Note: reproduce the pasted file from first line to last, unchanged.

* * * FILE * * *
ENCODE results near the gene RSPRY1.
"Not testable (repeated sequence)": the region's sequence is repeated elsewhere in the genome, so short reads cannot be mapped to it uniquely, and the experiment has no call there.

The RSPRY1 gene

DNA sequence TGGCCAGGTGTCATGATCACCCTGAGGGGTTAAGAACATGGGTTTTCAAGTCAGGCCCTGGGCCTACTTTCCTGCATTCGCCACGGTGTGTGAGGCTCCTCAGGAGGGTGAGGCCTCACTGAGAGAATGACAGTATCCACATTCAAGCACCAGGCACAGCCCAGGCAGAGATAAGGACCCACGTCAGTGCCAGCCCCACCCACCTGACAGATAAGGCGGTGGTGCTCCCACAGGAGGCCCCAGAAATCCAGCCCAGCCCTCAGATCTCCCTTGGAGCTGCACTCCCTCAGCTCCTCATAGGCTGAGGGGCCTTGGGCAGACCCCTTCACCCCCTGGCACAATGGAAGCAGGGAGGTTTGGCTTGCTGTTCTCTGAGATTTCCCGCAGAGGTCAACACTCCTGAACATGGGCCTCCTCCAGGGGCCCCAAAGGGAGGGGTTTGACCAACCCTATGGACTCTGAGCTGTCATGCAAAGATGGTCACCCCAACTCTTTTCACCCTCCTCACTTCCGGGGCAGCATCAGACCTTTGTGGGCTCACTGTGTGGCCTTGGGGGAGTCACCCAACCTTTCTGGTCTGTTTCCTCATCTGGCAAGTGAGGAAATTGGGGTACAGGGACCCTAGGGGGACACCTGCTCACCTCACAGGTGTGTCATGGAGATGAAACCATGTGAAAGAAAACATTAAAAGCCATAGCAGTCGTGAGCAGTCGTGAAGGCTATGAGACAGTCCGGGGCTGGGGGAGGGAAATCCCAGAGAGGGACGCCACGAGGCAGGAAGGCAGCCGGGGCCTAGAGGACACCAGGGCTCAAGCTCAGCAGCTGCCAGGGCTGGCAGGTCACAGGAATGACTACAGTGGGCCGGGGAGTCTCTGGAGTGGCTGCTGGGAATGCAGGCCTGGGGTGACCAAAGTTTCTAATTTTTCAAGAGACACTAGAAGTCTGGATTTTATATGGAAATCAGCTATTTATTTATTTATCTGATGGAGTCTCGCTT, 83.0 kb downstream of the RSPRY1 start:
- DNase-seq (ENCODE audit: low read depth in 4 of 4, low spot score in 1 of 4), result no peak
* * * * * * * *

ENCODE results near the gene RSPRY1.
"Not testable (repeated sequence)": the region's sequence is repeated elsewhere in the genome, so short reads cannot be mapped to it uniquely, and the experiment has no call there.

The RSPRY1 gene

DNA sequence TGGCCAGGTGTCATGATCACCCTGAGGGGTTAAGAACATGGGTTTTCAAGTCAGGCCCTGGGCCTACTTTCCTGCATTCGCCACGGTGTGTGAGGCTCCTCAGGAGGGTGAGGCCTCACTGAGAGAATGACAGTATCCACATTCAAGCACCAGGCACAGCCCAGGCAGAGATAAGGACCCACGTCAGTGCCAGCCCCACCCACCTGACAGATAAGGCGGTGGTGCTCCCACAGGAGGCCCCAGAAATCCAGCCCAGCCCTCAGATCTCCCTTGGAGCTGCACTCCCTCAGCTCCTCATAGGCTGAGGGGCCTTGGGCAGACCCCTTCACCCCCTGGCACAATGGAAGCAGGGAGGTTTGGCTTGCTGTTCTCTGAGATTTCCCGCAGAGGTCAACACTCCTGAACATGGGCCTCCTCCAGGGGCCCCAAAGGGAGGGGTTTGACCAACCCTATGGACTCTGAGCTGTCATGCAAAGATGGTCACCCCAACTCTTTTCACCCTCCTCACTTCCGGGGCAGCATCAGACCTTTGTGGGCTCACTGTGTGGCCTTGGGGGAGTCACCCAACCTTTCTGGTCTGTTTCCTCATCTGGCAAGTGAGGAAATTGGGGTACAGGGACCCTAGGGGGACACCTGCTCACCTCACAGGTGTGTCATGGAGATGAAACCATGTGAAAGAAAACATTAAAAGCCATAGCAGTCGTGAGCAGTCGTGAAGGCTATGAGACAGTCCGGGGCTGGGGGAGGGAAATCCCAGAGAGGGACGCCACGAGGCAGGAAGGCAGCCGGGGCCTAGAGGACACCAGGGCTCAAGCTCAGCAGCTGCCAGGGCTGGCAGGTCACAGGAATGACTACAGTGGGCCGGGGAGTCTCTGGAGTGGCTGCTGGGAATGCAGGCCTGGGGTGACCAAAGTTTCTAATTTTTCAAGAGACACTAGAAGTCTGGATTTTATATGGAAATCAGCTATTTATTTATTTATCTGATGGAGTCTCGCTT, 83.0 kb downstream of the RSPRY1 start:
- DNase-seq (ENCODE audit: low read depth in 4 of 4, low spot score in 1 of 4), result no peak